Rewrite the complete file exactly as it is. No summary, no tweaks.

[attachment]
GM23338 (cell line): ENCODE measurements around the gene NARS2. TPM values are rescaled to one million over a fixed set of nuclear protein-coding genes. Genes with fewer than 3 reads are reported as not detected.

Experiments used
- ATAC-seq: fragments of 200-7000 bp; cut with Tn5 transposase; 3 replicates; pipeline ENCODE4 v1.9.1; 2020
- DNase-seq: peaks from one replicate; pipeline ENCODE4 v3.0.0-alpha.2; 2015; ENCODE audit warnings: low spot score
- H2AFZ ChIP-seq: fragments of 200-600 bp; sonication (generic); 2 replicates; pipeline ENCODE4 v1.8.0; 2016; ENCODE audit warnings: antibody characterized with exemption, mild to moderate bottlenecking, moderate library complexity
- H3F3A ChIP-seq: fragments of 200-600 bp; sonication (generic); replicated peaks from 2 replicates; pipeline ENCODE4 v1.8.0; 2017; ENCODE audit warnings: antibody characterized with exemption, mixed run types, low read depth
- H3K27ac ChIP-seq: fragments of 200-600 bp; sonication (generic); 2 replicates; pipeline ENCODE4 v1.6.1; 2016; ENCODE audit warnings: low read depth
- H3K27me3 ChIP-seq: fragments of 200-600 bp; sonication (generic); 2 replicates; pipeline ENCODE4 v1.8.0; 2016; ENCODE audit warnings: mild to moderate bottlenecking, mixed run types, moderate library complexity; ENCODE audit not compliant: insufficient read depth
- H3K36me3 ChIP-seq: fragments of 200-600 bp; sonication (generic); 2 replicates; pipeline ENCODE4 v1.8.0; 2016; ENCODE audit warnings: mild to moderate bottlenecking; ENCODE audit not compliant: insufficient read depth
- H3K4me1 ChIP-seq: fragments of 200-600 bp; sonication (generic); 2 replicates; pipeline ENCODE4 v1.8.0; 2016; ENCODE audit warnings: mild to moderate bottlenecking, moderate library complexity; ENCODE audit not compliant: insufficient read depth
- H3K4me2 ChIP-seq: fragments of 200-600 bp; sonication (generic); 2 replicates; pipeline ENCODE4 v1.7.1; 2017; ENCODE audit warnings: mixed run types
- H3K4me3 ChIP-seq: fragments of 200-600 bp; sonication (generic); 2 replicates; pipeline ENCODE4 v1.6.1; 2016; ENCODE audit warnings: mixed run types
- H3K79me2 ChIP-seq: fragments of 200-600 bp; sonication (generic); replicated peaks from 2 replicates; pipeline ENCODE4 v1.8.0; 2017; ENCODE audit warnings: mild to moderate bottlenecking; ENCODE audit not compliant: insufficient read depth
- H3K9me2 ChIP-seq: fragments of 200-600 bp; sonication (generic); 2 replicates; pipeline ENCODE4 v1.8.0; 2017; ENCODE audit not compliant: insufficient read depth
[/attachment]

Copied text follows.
GM23338 (cell line): ENCODE measurements around the gene NARS2. TPM values are rescaled to one million over a fixed set of nuclear protein-coding genes. Genes with fewer than 3 reads are reported as not detected.

Experiments used
- ATAC-seq: fragments of 200-7000 bp; cut with Tn5 transposase; 3 replicates; pipeline ENCODE4 v1.9.1; 2020
- DNase-seq: peaks from one replicate; pipeline ENCODE4 v3.0.0-alpha.2; 2015; ENCODE audit warnings: low spot score
- H2AFZ ChIP-seq: fragments of 200-600 bp; sonication (generic); 2 replicates; pipeline ENCODE4 v1.8.0; 2016; ENCODE audit warnings: antibody characterized with exemption, mild to moderate bottlenecking, moderate library complexity
- H3F3A ChIP-seq: fragments of 200-600 bp; sonication (generic); replicated peaks from 2 replicates; pipeline ENCODE4 v1.8.0; 2017; ENCODE audit warnings: antibody characterized with exemption, mixed run types, low read depth
- H3K27ac ChIP-seq: fragments of 200-600 bp; sonication (generic); 2 replicates; pipeline ENCODE4 v1.6.1; 2016; ENCODE audit warnings: low read depth
- H3K27me3 ChIP-seq: fragments of 200-600 bp; sonication (generic); 2 replicates; pipeline ENCODE4 v1.8.0; 2016; ENCODE audit warnings: mild to moderate bottlenecking, mixed run types, moderate library complexity; ENCODE audit not compliant: insufficient read depth
- H3K36me3 ChIP-seq: fragments of 200-600 bp; sonication (generic); 2 replicates; pipeline ENCODE4 v1.8.0; 2016; ENCODE audit warnings: mild to moderate bottlenecking; ENCODE audit not compliant: insufficient read depth
- H3K4me1 ChIP-seq: fragments of 200-600 bp; sonication (generic); 2 replicates; pipeline ENCODE4 v1.8.0; 2016; ENCODE audit warnings: mild to moderate bottlenecking, moderate library complexity; ENCODE audit not compliant: insufficient read depth
- H3K4me2 ChIP-seq: fragments of 200-600 bp; sonication (generic); 2 replicates; pipeline ENCODE4 v1.7.1; 2017; ENCODE audit warnings: mixed run types
- H3K4me3 ChIP-seq: fragments of 200-600 bp; sonication (generic); 2 replicates; pipeline ENCODE4 v1.6.1; 2016; ENCODE audit warnings: mixed run types
- H3K79me2 ChIP-seq: fragments of 200-600 bp; sonication (generic); replicated peaks from 2 replicates; pipeline ENCODE4 v1.8.0; 2017; ENCODE audit warnings: mild to moderate bottlenecking; ENCODE audit not compliant: insufficient read depth
- H3K9me2 ChIP-seq: fragments of 200-600 bp; sonication (generic); 2 replicates; pipeline ENCODE4 v1.8.0; 2017; ENCODE audit not compliant: insufficient read depth